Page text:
First Australians See Slow Progress in Bid for Economic Equality
(Bloomberg) -- Indigenous Australians, the nation’s poorest and most disadvantaged group, have made ground in health and childhood education but still lag their countrymen in most key measures.
Four of seven targets to improve disadvantage aren’t being met, which is still the best result since 2011, the government’s annual Closing the Gap report on Monday showed. In a bid to help erase economic disparity, indigenous businesses had received more than A$1 billion ($780 million) in government-commissioned contracts since 2015, Prime Minister Malcolm Turnbull said.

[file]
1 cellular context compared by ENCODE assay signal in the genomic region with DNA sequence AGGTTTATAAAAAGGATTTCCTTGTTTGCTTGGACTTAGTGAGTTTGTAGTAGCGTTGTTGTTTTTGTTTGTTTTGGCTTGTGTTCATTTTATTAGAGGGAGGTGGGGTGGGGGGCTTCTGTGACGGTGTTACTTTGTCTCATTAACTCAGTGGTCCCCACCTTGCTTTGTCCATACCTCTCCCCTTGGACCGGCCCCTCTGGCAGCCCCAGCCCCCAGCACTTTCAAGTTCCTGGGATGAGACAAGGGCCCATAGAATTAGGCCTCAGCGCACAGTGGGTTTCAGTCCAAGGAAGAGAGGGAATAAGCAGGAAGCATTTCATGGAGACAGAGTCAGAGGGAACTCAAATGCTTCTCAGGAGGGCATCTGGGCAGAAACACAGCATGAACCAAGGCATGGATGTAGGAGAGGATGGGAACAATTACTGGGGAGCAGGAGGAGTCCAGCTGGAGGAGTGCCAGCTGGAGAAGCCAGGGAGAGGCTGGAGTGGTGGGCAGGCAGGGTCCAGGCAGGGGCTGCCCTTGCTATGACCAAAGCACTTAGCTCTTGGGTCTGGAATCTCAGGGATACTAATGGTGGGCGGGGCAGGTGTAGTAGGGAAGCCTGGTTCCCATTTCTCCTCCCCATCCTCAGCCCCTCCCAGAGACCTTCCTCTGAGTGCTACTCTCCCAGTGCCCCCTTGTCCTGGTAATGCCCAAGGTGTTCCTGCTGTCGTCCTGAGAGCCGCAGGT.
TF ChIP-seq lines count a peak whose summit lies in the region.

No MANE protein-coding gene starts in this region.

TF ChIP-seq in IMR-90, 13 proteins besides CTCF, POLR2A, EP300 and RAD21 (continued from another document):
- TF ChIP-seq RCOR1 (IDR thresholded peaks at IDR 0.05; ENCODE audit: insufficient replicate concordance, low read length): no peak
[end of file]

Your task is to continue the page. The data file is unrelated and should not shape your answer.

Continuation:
“We cannot close the gap if we do not have equal participation in the economy,” Turnbull told parliament.
The report shows where Australia stands in its bid to end differences in health care, education, and job opportunities between the nation’s 650,000 Aborigines and other Australians, about 230 years after European settlement. Indigenous Australians populated the continent at least 50,000 years ago and make up about 3 percent of the population.
The program, initiated by then-Prime Minister Kevin Rudd in 2008, has sometimes struggled for momentum due to changes in government leadership. Over the eight years to 2016, about A$23.8 billion was spent through the program to improve conditions for the indigenous, the Australian newspaper reported on Monday.
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